A local government expert is calling on ministerial intervention for the Invercargill City Council after a tumultuous week in the deep south.
On Tuesday, deputy mayor Nobby Clark indicated Mayor Sir Tim Shadbolt could be facing a vote of no confidence.
The claim came hours after a closed meeting where Shadbolt said he was bullied by fellow councillors about a pending media statement.
The incident is the latest addition to a growing list of complications in Shadbolt’s ninth term as mayor.
Former Massey University lecturer Dr Andy Asquith has a PhD in public sector change management, governance, policy and strategy. He wonders “how much longer the minister can fiddle whilst Invercargill burns”.
“For any local authority to function with any level of normality, you have to have
understanding between the CEO, mayor and deputy mayor,” he said.
“I cannot believe what’s happening.”
Asquith believed the situation had reached a point worse than last November, when Tauranga Mayor Tenby Powell resigned after the Tauranga City Council’s decision to bring in a Crown manager on the back of conflict and dysfunction within elected ranks.
Sir Tim Shadbolt became mayor of Invercargill in 1993. Photo / Matthew Rosenberg, LDR
Asquith said Invercargill needed similar action.
“What you really need is a clean sweep of everyone clearing out. You need a fresh start.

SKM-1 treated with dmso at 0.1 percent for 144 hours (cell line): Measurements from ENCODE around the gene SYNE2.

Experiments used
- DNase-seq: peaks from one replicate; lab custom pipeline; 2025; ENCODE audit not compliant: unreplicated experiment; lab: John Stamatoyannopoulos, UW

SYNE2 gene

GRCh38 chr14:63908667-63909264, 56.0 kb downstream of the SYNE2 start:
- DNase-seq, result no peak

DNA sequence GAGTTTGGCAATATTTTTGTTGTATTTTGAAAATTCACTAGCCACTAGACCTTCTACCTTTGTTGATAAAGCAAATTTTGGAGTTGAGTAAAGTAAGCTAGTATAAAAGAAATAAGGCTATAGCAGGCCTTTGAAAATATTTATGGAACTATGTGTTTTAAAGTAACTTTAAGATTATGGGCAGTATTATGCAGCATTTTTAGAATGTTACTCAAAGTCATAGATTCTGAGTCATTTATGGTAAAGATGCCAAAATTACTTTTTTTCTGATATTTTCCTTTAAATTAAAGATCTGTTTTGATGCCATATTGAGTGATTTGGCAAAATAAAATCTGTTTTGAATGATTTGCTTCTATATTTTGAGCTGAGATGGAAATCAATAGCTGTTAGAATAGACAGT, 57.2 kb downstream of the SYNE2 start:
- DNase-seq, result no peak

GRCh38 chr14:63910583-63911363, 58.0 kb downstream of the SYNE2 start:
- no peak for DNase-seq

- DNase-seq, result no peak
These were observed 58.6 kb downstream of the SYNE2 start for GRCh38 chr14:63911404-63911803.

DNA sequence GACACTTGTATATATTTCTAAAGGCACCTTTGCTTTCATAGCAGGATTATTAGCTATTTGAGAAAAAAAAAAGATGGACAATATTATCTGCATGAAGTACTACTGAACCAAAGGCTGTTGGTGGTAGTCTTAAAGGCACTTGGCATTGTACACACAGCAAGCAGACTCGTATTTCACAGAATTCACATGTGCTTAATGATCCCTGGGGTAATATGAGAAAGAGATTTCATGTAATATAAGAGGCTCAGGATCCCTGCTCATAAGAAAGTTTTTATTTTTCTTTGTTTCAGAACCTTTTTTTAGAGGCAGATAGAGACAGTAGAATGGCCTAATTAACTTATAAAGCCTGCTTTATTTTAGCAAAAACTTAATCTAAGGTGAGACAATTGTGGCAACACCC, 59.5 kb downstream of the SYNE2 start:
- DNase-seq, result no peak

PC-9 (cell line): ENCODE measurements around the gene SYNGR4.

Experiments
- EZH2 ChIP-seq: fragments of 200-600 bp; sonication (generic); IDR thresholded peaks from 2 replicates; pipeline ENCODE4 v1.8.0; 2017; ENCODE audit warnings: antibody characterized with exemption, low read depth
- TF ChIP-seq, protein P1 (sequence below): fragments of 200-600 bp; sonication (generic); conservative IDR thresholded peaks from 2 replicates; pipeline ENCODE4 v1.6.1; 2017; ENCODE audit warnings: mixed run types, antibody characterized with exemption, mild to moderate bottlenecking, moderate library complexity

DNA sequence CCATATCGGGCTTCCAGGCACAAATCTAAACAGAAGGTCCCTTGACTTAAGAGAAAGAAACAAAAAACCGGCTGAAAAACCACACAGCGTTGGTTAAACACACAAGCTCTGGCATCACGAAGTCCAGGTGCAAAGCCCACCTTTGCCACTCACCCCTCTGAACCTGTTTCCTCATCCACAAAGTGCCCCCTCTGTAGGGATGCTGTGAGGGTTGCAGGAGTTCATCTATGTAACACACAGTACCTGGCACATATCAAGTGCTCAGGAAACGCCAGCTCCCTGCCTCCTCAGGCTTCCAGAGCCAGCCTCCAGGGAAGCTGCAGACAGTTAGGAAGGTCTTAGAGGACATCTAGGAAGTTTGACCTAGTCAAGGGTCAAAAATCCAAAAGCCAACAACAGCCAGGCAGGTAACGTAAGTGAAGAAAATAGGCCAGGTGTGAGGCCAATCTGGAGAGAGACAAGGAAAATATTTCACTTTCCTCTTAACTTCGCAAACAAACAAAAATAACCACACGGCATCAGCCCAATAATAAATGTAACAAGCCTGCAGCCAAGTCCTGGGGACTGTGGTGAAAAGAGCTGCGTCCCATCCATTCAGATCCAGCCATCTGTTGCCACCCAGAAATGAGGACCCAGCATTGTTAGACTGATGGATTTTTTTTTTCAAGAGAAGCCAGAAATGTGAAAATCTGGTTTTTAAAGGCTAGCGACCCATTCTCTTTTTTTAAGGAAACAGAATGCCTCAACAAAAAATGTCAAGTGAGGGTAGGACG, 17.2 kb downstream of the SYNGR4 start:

“When you have elections, you find the same people standing and the same people being
Approached for comment, Clark called Asquith’s statements “outrageous”.
He said feedback from the Department of Internal Affairs said the council was now the “model” in New Zealand for resolving internal issues.
“If you read the Thomson Report from six months ago, you will see this council has made
some huge gains.
“And given that I was one of the people that was very frustrated at the council, things are working very, very well here.”
The Thomson Report was a damning independent review of Invercargill City Council released last October.
Deputy Mayor Nobby Clark says Asquith's claims are “outrageous”. Photo / Luisa Girao, ODT
It highlighted a “leadership void” with Shadbolt at the helm, and strained relationships between the mayor, deputy and chief executive.
Clark maintained the only issue the council now faced was the mayor.
In Tuesday’s media statement, Shadbolt called the council a “regime” and accused an unnamed staff member of going through his personal documents held in storage at a council-owned building.”
“All the councillors took turns to disgrace me for the use of this word [regime], which I consider appropriate,” Shadbolt said.
Yesterday, he said he stood by his comments about being bullied, and noted no councillors or staff had checked on his welfare.
Council chief executive Clare Hadley denied the mayor’s claim that she appointed a staff member to undertake the task of sorting through his possessions.
Local Government Minister Nanaia Mahuta was approached for comment but could not respond by deadline.